On-again, off-again federal support cripples emerging industries in the United States, America’s pre-eminent wind energy pioneer believes.
Jim Dehlsen, America’s most successful wind power innovator and entrepreneur, has been tilting at windmills since the early 1980s.
Back then, he installed one of the largest wind farms in the world in the mountains near Mojave, Calif., where a strong gust could snap a windmill blade in two. He called it his “Victory Garden.”
Today, at 73, Dehlsen is producing one of the most advanced and efficient windmills in the world, employing 300 people at a plant in Cedar Rapids, Iowa. And he is building a plant in England to manufacture the largest offshore windmill in the world, creating 500 green jobs.
Like Don Quixote of La Mancha, the errant knight of windmill fame, Dehlsen is on a life’s quest, propelled by the vision of a moral world — by his definition, a planet that is much less dependent on coal and oil.
Now, he is drawing on his expertise in wind to explore the untapped energy of the sea. With his son Brent, Dehlsen has designed an underwater “windmill” to harvest the unstoppable flow of the Gulf Stream off Florida. For the wind-whipped waters off the U.S. West Coast, the Dehlsens have designed a grid of floating pods equipped with pistons to capture the energy in the rise and fall of the waves.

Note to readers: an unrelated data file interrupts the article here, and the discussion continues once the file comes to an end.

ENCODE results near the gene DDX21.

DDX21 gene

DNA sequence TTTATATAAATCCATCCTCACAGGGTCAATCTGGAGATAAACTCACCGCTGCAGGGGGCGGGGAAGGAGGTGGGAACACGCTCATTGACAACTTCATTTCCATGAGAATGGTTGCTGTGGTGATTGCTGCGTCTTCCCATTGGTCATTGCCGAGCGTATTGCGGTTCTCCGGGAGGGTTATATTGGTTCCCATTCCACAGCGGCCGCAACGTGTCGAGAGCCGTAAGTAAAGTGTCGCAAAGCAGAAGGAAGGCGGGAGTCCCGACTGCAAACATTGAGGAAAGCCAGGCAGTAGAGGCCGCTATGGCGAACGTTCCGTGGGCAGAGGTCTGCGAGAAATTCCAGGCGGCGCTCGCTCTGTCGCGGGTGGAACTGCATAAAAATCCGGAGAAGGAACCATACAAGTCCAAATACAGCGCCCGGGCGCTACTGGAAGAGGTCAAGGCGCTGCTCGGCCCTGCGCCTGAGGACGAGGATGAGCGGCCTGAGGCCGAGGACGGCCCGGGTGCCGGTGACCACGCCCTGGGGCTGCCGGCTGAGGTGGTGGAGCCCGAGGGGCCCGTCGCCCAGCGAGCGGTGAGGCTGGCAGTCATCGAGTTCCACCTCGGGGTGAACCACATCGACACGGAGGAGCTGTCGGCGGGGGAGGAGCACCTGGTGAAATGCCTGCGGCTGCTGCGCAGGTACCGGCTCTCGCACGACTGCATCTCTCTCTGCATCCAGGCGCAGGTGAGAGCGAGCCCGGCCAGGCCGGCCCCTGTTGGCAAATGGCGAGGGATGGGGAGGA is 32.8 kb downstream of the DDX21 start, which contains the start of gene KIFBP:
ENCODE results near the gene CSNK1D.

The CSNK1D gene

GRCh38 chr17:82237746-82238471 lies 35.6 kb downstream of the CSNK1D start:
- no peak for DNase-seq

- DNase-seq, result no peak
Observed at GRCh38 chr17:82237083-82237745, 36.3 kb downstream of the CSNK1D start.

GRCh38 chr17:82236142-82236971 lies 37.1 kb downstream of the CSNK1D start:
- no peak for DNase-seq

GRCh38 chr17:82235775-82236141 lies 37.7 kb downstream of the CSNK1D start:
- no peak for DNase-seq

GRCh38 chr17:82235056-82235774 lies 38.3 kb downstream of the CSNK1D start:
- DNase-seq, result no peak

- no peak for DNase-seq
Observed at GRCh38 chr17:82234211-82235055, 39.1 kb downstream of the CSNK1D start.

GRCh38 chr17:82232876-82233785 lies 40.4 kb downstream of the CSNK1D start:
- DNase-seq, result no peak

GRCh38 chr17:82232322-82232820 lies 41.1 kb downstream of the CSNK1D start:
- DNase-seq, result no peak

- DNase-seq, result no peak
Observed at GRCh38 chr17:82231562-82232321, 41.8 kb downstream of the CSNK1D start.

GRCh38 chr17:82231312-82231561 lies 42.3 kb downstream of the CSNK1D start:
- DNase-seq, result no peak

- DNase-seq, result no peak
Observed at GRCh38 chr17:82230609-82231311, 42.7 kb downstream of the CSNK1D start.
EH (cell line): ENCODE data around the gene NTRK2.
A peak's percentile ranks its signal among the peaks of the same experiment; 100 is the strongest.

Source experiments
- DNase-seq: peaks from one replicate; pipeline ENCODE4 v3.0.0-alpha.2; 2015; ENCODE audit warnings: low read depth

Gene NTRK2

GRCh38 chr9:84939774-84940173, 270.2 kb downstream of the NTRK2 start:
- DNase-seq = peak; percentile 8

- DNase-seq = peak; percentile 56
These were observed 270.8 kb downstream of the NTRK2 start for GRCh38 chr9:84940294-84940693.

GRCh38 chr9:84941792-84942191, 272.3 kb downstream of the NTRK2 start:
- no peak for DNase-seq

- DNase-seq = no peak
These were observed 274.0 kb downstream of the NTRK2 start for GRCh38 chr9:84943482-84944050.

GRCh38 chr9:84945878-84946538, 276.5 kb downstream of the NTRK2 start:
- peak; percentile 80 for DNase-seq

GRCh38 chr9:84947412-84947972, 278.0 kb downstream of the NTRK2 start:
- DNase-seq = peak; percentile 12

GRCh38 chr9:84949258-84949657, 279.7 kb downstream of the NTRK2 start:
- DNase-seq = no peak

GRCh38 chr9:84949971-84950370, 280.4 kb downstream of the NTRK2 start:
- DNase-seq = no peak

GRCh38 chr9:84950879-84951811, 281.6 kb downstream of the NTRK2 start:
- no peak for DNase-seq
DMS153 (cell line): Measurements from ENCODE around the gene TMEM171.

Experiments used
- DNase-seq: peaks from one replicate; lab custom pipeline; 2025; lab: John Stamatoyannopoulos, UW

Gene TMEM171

In his lifetime, Jim Dehlsen hopes to see the ocean powering American homes and providing American jobs.
“We’re determined to make it happen,” he said. “I really want to see this in deployment. The continental shelf off the coast of Florida extends out 20 miles, and flowing over it is a river that has a constant flow equal to 50 times all the rivers of the planet. It’s just tremendous. It’s always there.”
What’s not always there, Dehlsen said, is government support in grants and subsidies for pioneers who, like him, struggle to come up with the millions needed to invest in new technologies in renewable energy. Federal support for wind blows hot and cold: During the past decade, tax credits for wind power have expired and been extended — usually for one or two years at most — on seven different occasions, creating uncertainty in the market and scaring investors away. The American Recovery and Reinvestment Act of 2009, or stimulus fund, gave wind power big boost with cash grants covering 30 percent of construction costs, but the time frame, as usual, was short: To qualify, projects have to begin construction by the end of this year.